“It’s proposing nothing less than a Scottish People’s Railway as the most viable way of running Scotland’s railways.” TSSA General Secretary Manuel Cortes
“First, we need to take back the train operating company franchise from Abellio, then we bring the rolling stock back in-house and we begin restoring a strong, collaborative relationship with publicly owned Network Rail in a company whose governance structures put passengers and rail workers at the heart of Scotland’s railways. It’s proposing nothing less than a Scottish People’s Railway as the most viable way of running Scotland’s railways.
“Since 1997 several hundreds of millions of pounds has been drained out of Scotrail in profit depriving it of significant investment funds. Gaining control of those revenues means a real long-term strategic rail plan for Scotland can be developed in conjunction with wider with economic, social, industrial and environmental strategies. The report’s scope is on public ownership of ScotRail but it’s reach, if implemented, could be truly transformative for the whole of Scottish society.
“Transport Minister, Humza Yousaf has suggested a move to public ownership by 2020 is too ambitious, but this report shows it just a matter of political will to make it happen.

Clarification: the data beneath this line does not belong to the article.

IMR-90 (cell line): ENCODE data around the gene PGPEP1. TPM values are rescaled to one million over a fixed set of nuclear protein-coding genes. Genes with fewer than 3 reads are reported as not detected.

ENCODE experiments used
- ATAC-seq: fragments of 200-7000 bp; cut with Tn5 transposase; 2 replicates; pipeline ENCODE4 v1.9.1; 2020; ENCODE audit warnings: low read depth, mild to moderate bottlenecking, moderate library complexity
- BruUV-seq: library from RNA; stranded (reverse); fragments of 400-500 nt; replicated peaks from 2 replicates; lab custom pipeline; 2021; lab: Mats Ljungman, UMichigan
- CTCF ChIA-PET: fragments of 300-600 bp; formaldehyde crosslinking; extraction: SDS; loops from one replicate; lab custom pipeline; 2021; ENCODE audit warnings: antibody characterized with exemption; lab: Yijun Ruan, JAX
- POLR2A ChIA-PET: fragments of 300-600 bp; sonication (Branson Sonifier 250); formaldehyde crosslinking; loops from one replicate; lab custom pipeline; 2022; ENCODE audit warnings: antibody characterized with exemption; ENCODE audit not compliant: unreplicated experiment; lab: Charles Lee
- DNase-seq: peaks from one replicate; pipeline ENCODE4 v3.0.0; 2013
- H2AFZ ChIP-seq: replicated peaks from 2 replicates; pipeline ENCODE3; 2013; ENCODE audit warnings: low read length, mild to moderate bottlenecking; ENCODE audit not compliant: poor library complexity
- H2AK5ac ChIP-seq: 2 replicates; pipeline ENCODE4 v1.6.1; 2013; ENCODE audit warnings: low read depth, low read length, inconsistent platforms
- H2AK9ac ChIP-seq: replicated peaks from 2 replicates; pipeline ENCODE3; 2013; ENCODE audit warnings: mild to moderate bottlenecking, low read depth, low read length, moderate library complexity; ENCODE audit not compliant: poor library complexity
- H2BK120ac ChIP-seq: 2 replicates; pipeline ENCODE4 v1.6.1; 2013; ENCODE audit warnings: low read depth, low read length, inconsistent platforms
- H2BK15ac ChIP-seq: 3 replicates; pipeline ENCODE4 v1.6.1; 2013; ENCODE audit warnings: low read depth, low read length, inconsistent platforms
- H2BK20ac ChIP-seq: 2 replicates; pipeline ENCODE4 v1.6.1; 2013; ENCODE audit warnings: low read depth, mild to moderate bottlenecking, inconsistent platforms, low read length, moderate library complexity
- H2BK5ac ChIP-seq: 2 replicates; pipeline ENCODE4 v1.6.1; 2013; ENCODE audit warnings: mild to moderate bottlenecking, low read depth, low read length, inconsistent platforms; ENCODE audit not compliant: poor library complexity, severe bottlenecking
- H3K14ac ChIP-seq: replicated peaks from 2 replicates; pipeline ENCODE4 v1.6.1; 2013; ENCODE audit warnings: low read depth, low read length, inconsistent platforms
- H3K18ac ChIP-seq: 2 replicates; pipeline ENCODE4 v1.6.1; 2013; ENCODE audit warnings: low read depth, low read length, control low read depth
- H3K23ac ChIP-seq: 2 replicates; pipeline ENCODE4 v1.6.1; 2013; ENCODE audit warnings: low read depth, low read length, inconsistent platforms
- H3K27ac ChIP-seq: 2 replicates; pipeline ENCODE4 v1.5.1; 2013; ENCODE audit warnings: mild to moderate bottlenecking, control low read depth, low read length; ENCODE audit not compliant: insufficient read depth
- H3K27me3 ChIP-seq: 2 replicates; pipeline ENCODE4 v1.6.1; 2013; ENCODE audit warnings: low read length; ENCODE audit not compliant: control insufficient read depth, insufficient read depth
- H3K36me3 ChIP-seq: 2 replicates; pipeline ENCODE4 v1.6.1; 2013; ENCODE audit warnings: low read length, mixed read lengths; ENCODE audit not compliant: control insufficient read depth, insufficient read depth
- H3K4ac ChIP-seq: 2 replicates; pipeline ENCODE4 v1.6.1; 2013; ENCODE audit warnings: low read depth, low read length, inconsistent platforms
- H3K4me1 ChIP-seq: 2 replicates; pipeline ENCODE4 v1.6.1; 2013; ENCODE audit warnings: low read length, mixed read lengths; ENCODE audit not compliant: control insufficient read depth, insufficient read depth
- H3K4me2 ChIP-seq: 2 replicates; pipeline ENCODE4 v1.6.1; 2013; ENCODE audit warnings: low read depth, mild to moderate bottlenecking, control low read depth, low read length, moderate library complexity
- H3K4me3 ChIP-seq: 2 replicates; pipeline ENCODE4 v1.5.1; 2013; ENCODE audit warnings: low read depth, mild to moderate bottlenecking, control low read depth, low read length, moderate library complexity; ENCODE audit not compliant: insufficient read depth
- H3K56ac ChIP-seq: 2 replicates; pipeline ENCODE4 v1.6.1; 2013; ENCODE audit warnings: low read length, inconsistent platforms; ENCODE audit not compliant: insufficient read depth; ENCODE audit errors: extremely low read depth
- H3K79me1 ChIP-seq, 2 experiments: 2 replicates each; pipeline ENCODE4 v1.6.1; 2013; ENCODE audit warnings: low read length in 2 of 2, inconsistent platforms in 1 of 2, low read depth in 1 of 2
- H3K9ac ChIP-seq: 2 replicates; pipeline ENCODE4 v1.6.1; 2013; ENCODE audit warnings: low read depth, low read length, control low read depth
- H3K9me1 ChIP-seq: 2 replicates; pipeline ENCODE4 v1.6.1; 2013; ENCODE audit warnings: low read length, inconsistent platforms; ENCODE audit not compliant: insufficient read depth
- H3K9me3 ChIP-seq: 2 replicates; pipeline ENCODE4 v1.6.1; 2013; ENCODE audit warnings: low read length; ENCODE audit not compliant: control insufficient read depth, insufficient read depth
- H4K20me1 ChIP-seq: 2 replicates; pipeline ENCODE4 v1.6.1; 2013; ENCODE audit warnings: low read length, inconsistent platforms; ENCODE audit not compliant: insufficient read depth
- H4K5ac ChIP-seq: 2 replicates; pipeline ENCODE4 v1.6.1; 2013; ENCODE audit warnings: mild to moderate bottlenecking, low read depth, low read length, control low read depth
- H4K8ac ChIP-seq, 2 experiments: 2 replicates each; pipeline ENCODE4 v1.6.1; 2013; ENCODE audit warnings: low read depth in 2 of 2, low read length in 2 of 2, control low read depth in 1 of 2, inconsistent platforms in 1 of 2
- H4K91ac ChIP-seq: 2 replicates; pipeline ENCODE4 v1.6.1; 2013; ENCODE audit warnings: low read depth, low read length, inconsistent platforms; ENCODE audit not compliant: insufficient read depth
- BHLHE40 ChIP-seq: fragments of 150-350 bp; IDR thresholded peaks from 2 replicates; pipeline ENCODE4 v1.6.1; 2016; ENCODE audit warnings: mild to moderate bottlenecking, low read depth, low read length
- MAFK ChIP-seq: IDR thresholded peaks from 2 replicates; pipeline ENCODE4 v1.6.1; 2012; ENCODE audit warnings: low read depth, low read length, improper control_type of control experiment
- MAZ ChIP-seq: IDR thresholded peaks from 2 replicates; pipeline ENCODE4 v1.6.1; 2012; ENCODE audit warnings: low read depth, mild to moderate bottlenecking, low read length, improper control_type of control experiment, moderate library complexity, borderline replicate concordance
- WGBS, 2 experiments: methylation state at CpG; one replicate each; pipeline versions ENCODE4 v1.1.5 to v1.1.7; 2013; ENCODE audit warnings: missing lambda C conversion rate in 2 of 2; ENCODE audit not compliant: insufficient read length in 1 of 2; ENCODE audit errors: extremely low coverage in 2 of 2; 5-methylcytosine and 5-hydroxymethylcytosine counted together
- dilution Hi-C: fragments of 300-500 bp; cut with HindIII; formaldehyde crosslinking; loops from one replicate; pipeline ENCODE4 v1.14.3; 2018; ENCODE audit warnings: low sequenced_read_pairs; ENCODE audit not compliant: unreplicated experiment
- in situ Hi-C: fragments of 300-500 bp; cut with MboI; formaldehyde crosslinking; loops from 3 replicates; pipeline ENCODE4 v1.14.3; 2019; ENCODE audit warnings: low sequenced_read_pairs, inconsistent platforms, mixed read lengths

“South of the border, of course, the Tories fight their ideological war to keep the trains privatised. But up here, this report shows there is nothing to stop the SNP now but themselves from taking a lead in this no-brainer, common good direction.”
“It was the SNP government which secured the right for a public sector operator to bid for the franchise, after being repeatedly denied that right by successive Labour and Tory governments.” Spokesperson for Scottish Transport Minister Humza Yousaf
At the launch, Cortes noted his disappointment that transport minister Humza Yousaf could not attend, nor was any Scottish Government representative sent in his stead. However, following the launch, Cortes has been invited to a private meeting with Yousaf to brief him personally on the report and its proposals.
A spokesperson for Yousaf was quoted in the Evening Express as saying: “It was the SNP government which secured the right for a public sector operator to bid for the franchise, after being repeatedly denied that right by successive Labour and Tory governments.
“We are taking steps to ensure that a public sector operator is able to bid for a future rail contract, and that there is a public sector body able to do so.
“This will enable us to ensure the delivery of rail services in Scotland that deliver maximum economic and social benefit.
“TSSA are involved in cross party discussions with the unions on a public sector bidder and we look forward to receiving a copy of their report.”